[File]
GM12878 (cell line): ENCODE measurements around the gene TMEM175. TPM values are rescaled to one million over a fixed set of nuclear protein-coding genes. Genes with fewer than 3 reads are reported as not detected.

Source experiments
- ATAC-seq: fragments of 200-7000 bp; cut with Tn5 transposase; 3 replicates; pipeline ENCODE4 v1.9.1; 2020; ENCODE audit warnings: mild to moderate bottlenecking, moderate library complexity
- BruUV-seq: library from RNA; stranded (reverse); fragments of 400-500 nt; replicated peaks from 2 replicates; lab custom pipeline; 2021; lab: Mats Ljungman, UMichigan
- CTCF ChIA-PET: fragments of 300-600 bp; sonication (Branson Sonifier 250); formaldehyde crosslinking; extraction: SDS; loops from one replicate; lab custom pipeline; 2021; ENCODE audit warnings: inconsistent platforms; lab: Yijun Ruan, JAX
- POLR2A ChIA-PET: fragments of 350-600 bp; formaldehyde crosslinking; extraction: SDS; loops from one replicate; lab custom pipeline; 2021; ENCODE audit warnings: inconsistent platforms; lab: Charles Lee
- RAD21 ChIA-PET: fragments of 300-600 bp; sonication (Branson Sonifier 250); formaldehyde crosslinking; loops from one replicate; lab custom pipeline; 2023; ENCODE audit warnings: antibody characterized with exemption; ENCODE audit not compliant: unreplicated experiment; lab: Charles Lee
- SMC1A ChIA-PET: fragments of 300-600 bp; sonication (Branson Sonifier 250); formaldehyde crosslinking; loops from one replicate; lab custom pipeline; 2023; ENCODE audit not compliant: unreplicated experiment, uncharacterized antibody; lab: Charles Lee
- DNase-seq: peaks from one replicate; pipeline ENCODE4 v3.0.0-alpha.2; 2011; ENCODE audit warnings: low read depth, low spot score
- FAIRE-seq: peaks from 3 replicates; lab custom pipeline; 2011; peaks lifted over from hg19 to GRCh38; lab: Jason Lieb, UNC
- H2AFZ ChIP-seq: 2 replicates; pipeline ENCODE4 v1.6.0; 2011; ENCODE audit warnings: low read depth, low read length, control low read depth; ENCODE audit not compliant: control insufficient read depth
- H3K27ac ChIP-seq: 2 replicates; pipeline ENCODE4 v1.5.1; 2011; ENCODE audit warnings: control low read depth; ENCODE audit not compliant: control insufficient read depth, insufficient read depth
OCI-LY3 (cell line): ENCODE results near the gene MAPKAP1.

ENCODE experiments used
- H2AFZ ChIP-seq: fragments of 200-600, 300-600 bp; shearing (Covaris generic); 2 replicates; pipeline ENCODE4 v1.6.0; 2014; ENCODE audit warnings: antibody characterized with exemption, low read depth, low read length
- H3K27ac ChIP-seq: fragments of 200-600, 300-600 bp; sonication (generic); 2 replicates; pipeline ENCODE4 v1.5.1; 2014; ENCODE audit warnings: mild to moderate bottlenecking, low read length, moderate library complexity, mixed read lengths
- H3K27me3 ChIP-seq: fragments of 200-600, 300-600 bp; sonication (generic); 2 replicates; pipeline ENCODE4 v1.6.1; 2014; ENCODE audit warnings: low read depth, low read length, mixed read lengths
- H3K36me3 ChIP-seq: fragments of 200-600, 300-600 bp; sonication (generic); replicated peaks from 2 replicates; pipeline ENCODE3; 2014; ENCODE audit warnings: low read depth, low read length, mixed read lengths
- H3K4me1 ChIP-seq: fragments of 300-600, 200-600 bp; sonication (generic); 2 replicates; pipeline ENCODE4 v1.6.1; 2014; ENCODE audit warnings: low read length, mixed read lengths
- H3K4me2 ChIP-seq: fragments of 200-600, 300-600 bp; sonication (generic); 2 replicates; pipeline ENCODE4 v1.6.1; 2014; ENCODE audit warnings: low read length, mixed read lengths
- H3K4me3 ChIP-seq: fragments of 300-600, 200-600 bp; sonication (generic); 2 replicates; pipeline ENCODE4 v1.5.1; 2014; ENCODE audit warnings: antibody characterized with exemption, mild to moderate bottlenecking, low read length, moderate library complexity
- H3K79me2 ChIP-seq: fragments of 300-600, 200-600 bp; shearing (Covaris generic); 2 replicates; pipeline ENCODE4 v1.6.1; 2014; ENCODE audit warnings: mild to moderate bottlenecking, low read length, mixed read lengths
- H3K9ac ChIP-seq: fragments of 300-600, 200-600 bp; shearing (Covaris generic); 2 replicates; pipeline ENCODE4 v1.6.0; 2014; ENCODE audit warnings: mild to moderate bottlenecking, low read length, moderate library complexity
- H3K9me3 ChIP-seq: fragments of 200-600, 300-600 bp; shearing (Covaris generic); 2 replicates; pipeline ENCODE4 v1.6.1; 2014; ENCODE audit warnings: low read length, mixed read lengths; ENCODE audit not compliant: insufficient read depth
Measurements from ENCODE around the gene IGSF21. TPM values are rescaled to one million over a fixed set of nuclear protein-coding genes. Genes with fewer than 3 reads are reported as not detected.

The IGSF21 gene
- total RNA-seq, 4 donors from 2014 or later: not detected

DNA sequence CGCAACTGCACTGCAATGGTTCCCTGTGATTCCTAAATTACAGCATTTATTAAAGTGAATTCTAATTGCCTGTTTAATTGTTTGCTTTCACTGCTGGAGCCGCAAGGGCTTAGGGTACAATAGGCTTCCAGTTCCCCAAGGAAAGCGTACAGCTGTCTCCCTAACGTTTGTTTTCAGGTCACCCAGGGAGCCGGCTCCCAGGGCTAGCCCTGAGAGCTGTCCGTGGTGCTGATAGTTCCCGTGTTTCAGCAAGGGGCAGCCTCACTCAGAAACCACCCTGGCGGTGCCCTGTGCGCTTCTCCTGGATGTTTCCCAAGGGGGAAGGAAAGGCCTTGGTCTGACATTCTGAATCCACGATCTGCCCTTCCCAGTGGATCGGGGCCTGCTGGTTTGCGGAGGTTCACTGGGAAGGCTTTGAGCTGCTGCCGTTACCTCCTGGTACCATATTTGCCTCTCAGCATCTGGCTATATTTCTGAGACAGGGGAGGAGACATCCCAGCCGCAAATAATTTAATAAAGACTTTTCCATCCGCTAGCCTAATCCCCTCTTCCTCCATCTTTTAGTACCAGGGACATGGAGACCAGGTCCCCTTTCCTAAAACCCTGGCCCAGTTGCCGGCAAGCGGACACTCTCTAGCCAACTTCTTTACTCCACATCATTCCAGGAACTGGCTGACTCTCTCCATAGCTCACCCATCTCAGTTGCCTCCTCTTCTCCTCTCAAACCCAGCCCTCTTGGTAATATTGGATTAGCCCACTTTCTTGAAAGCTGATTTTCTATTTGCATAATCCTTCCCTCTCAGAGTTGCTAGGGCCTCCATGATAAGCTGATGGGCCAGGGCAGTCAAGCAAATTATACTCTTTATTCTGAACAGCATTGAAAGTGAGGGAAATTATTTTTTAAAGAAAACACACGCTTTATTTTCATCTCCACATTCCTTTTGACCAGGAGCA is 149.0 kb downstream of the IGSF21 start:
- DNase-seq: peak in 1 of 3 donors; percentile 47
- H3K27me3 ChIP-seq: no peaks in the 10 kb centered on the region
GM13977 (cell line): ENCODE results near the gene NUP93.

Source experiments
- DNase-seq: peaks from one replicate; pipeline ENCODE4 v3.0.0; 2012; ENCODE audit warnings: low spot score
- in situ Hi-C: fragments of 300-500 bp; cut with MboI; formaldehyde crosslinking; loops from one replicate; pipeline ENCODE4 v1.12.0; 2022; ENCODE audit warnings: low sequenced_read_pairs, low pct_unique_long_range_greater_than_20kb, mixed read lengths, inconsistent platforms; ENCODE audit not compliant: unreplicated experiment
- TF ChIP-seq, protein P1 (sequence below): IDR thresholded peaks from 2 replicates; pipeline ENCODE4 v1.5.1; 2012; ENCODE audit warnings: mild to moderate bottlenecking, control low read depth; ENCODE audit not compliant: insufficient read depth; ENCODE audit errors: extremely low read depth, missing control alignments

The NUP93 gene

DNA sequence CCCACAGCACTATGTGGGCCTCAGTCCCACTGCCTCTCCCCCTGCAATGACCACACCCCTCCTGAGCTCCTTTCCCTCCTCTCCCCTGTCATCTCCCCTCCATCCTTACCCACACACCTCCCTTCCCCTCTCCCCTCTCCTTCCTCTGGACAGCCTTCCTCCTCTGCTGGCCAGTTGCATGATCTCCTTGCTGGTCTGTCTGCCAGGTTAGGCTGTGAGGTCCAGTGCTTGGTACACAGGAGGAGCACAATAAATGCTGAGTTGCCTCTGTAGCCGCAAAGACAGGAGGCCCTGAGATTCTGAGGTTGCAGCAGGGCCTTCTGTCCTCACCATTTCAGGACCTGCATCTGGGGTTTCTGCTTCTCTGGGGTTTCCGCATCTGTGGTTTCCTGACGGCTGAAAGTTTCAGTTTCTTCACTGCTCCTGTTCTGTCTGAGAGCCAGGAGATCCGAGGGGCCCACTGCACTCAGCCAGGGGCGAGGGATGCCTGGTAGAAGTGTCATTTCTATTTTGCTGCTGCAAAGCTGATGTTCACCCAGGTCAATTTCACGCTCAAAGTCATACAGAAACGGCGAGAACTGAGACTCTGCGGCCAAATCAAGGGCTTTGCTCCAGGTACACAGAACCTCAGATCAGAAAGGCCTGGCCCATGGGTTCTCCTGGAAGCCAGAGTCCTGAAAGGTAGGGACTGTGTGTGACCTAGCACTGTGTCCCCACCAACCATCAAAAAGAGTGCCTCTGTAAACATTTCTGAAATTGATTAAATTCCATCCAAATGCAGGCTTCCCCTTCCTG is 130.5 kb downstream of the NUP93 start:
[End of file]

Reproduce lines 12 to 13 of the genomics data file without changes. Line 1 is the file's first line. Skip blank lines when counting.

- H3K27ac ChIP-seq: 2 replicates; pipeline ENCODE4 v1.5.1; 2011; ENCODE audit warnings: control low read depth; ENCODE audit not compliant: control insufficient read depth, insufficient read depth
OCI-LY3 (cell line): ENCODE results near the gene MAPKAP1.